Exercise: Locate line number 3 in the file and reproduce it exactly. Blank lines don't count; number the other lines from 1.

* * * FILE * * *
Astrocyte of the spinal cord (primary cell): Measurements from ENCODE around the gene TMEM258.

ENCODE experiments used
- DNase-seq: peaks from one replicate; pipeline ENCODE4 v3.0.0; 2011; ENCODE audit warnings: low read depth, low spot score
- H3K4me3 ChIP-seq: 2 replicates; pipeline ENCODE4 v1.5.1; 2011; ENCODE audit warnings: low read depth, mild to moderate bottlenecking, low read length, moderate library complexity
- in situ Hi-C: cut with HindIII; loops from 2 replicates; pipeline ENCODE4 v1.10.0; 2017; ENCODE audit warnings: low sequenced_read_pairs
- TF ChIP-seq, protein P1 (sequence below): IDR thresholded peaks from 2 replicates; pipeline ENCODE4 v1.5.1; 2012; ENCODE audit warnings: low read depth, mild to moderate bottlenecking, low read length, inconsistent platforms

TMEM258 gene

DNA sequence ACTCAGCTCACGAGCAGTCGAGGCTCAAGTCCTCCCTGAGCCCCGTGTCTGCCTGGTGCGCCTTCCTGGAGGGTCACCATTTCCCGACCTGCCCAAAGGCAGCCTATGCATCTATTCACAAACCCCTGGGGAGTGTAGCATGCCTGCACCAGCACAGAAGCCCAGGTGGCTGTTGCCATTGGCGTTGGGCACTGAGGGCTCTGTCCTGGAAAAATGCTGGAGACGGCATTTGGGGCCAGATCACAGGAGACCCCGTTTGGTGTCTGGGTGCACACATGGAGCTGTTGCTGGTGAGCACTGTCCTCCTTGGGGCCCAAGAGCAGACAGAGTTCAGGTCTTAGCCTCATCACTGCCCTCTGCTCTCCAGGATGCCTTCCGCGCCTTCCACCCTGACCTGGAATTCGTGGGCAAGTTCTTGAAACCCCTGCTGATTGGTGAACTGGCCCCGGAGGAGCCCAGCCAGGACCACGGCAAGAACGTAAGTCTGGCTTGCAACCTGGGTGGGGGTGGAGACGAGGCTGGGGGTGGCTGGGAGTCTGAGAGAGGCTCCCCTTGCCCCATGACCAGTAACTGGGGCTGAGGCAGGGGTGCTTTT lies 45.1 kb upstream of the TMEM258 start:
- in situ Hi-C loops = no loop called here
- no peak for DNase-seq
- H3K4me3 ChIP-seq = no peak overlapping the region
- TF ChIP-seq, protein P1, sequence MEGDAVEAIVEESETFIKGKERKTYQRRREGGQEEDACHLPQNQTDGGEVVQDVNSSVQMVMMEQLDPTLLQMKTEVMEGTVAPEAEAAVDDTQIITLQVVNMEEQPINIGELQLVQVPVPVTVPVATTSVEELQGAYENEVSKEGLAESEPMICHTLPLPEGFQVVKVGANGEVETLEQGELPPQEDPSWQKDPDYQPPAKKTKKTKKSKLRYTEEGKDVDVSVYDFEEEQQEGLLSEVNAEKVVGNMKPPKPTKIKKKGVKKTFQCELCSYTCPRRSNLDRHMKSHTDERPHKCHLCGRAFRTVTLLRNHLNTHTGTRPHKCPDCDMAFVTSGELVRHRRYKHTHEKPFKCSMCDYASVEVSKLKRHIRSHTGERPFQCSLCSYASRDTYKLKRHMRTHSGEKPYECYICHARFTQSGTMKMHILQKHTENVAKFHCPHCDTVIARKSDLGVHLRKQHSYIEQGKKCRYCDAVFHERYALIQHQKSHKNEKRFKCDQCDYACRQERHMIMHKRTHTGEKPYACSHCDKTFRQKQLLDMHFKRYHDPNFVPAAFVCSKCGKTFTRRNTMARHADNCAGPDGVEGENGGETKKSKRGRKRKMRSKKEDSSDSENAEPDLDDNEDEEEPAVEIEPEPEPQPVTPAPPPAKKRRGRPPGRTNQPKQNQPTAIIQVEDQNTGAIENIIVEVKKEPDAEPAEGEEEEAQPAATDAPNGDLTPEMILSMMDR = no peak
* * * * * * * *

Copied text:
- DNase-seq: peaks from one replicate; pipeline ENCODE4 v3.0.0; 2011; ENCODE audit warnings: low read depth, low spot score